Ten-thousand pounds of trout is one big trout. Yet that’s what the California Department of Fish and Wildlife (CDFW) is about to release into Northern California waterways within the next few days. Although not one, really large trout (which would be about the size of an elephant), but thousands of far smaller, hatching trout that weigh about half and pound each. These Rainbow Trout (Oncorhynchus mykiss) come from nearby fish hatcheries, both government- and privately-owned ‘fish farms’ that raise millions of baby fish each year, all eventually transferred to lakes, rivers and waterways.
While many of these fish eventually are caught by fishermen and end up as someones breakfast or dinner, others who are lucky or smart enough not to be fooled by plastic worms can live ten or more years; grow up to 50 pounds; and become the parents of hundreds of offspring. Unless, in their best efforts to avoid sportsmen the fish are eaten by bears. Or raccoons. Or birds. All of which are reasons thousands of fish have to be re-stocked each year and for job security, being a fish-farmer might be a good choice.
Fish-stocking (or planting) is usually scheduled twice per year, in the Spring before summer heat raises water temperatures; and again in the Fall, so the fish have a few winter months to grow. But due to the California drought which is slightly less severe this year, fish are being moved into lakes and rivers to encourage and support the local fishing industry (someone’s got to buy all that bait), and fulfill the Fish and Wildlife Departments responsibilities of not only protecting and preserving wildlife and wild places; but providing recreational opportunities for outdoorsmen and adventurers. Although the fish would probably prefer we all stay home. They’ve got enough to worry about with the bears, raccoons and birds all ready and waiting for fish buffet.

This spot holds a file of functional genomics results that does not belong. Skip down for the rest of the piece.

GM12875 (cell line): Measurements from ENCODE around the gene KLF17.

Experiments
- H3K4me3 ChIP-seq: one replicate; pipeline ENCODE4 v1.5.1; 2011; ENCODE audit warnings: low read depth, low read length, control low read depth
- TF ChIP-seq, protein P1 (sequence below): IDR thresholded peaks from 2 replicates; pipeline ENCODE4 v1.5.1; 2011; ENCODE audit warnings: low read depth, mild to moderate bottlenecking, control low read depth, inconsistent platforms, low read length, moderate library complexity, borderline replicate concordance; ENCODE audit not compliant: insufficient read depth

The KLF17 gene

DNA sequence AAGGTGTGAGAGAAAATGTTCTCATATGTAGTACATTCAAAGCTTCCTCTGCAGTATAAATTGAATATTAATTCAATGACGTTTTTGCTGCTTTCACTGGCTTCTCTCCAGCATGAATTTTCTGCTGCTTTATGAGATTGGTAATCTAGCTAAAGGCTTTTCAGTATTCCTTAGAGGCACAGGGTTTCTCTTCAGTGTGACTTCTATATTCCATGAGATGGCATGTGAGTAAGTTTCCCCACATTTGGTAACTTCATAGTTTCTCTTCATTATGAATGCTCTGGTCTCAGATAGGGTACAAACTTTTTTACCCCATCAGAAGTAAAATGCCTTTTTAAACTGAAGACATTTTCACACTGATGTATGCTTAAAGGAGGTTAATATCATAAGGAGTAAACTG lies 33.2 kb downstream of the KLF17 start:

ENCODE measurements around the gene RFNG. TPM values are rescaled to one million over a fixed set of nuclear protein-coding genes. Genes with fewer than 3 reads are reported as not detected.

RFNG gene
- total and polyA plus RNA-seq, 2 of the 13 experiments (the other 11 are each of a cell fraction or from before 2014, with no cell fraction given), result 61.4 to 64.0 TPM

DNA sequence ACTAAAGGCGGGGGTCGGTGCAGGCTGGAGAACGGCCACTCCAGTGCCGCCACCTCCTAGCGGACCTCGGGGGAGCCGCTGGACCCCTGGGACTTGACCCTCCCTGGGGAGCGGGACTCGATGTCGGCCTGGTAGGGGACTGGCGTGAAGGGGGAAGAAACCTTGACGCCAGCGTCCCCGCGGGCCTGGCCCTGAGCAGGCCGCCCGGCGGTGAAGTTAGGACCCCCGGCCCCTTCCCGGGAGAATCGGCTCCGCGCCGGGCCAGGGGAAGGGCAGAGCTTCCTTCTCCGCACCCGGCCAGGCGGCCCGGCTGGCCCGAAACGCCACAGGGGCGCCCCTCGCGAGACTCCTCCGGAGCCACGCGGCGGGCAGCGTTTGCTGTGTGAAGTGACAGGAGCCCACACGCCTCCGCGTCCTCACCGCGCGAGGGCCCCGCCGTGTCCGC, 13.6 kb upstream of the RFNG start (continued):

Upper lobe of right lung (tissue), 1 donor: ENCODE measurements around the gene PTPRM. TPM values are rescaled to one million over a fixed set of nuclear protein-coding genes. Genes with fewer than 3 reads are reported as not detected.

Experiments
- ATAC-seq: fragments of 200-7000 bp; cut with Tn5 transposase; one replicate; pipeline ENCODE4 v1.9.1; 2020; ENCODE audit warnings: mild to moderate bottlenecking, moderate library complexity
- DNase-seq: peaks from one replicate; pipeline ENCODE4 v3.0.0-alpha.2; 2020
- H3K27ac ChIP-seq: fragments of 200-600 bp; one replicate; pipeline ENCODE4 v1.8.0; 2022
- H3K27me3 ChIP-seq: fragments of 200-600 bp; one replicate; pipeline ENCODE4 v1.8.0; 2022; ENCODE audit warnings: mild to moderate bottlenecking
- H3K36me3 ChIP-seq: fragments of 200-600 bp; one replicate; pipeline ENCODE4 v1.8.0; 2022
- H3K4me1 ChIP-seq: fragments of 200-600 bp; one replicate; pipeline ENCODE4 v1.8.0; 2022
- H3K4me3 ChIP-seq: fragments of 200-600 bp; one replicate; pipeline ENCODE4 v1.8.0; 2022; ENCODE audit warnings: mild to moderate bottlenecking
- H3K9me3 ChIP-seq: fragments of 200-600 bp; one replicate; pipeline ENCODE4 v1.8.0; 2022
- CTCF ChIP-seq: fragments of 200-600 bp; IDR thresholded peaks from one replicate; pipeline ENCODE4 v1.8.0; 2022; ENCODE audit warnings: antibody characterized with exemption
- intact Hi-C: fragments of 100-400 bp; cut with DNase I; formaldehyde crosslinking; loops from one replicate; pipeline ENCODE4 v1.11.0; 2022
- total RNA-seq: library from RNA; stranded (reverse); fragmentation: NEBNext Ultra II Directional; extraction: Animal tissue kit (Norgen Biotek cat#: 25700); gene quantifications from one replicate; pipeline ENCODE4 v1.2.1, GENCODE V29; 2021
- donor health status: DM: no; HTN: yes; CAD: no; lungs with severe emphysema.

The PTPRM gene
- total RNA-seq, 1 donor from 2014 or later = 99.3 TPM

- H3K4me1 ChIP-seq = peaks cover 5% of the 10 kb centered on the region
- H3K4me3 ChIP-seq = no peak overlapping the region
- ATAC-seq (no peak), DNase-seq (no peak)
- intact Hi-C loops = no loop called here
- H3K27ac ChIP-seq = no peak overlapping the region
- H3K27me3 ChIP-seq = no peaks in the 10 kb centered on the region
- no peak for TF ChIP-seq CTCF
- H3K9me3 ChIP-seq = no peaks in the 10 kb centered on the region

Michonne Says: Phooey. Who would want to live in the water and be wet all the time? And where would you sleep because there’s no place to dig or even if you did make a hole water would fill it up. To me, none of this seems like those fish planned very well.